Pediatric Private Duty Nursing

Child with oxygen tubeIf you have a medically fragile child who needs constant, high-level, medical care at home, Dakota Home Care (DHC) can provide a well-trained, experienced Pediatric Private Duty Nurse (PPDN).

A PPDN can come to your home to work one-on-one with your child all day, every day. The hours can vary depending on the care needed and what insurance will allow. Some children receive up to twelve hours of care per day and others require less.  Your PPDN will be an LPN or an RN, depending on your child’s needs. They will be highly skilled and will have met stringent requirements. They have had training in working with children with special needs and in giving care that can be both fun and therapeutic. Before a child is discharged from the hospital, the family gets training in care during a PPDN’s off-duty hours.

Private duty nursing is about the whole family. Nurses will adapt to and fit in with all family’s needs and routines. Making therapeutic care seem like play is really important. Nurses have to be creative in how they get the job done and incorporate day-to-day care into developmental play.

A PPDN could be home alone with your child. Because they don’t have a whole medical team there with them, your nurse must be competent, confident, and able to react quickly to medical needs that arise. Most will have had on-the-job experience in other types of nursing to broaden their skills before becoming a PPDN. They also have quick access to resources via DHC. They can make recommendations to the physician for physical and speech therapists and to come in and develop exercise and therapy routines that the PPDN can help the child work on throughout the day.

The PPDN can administer meds, feedings, and provide central line and respiratory care. A physician prescribes different types of therapy, works with the PPDN, and consults with family for level and frequency of care.

Types of Care that Qualify for PPDN Services

  • Monitoring and intervention for respiratory care
    • Respiratory treatments
    • Tracheostomy and ventilator-dependent care
    • Oxygen-dependent in conjunction with other medical needs
  • Assistance with eating
  • Receives continuous nutritional feeds through a G-tube, GJ, or NG-tube
    • Gastric tube care
  • Management of bowel or bladder conditions
    • Catheter care
  • Administering and monitoring medication
  • Premature and high-risk infant care
  • Diabetes management
  • Asthma care
  • Neurological disease management
  • Cancer care, such as a child with a port
  • Frequent seizure disorder monitoring
  • Traumatic brain injury care
  • Other complex medical needs

Children who qualify for care from a PPDN are most commonly between newborn to 3 years old. Many of these children have respiratory needs and are ventilator-dependent. They might be weaned from it as they get older. A feeding tube is also common with a tracheostomy to help protect the airway. Being older than pre-school doesn’t make a child ineligible. PPDN care is based on the level of need.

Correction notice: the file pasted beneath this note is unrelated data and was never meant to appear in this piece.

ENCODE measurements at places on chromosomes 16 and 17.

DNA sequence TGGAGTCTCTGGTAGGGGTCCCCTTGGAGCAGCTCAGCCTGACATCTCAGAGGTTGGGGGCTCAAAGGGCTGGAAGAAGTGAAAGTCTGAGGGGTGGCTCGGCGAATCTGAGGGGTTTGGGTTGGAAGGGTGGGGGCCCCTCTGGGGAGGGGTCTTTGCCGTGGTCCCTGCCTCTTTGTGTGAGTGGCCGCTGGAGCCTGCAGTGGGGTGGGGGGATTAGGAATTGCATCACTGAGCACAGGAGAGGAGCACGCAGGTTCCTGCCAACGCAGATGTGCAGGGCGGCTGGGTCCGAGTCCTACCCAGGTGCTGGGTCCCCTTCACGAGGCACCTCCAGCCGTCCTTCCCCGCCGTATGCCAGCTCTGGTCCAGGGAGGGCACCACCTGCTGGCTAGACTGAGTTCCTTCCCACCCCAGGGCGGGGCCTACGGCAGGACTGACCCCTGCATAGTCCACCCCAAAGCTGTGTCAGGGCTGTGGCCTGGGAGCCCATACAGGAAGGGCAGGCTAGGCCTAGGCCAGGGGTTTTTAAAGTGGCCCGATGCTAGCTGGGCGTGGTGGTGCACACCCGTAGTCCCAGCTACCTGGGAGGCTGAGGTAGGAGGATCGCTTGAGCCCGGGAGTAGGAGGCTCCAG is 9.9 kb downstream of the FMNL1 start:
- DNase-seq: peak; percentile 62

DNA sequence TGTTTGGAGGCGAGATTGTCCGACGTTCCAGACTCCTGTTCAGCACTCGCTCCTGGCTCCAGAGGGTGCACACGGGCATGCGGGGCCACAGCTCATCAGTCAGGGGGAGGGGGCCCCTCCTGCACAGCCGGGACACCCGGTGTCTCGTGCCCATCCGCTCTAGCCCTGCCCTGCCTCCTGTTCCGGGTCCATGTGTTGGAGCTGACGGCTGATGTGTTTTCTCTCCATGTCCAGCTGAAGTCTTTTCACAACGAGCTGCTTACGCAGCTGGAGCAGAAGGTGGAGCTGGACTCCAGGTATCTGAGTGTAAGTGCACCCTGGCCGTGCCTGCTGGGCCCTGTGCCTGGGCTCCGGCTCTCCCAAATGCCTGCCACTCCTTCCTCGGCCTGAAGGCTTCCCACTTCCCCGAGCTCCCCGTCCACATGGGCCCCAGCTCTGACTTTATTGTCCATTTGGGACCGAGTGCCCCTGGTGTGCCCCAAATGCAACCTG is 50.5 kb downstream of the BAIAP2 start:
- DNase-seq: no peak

“Medically Fragile” Is an Umbrella Term

The term “medically fragile” covers a variety of conditions that could require PPDN care. Some of these include homecare for cardiovascular events, heart defects, complications of premature birth after a long NICU stay. All require constant medical attention. In addition to meeting a child’s medical needs at home, your child’s PPDN could accompany him or her to daycare, school, or other activities.

DHC provides expert PPDN care for as long as needed.

The length of time with the same nurse can vary, based on medical needs, insurance coverage, family situation, and a nurse’s schedule. Alternate nurses are available whenever the situation requires. We will be in constant contact with the nurse and the family to make sure everything is going well.

When asked what she likes most about her job, Mandy Persson, Nurse Case Manager for Dakota Home Care said.  “It’s really fun to be an important part of a child’s and a family’s life, to see the child grow and progress. Even when a child is really struggling, it’s still very satisfying to be a support to a family. I get to know them quite well, feel close to them, care about them and they care about me. We’re in it together, through thick and thin. We celebrate and cry together.”

It’s comforting to know that if you have a child who needs a lot of care, you have the option of getting the medical care that they need at home. At DHC, we know it’s important to be aware of the family’s goals and their concerns with the type of care needed for their special child. With open communication, we can make your goals our goals. We can include in our care what’s most important to you. Call us anytime at (701) 663-5373 for a free, in-home consultation.

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